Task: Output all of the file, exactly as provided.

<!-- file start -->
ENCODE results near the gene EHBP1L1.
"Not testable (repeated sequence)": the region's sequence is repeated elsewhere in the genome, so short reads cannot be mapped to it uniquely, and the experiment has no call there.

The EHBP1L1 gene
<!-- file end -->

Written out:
ENCODE results near the gene EHBP1L1.
"Not testable (repeated sequence)": the region's sequence is repeated elsewhere in the genome, so short reads cannot be mapped to it uniquely, and the experiment has no call there.

The EHBP1L1 gene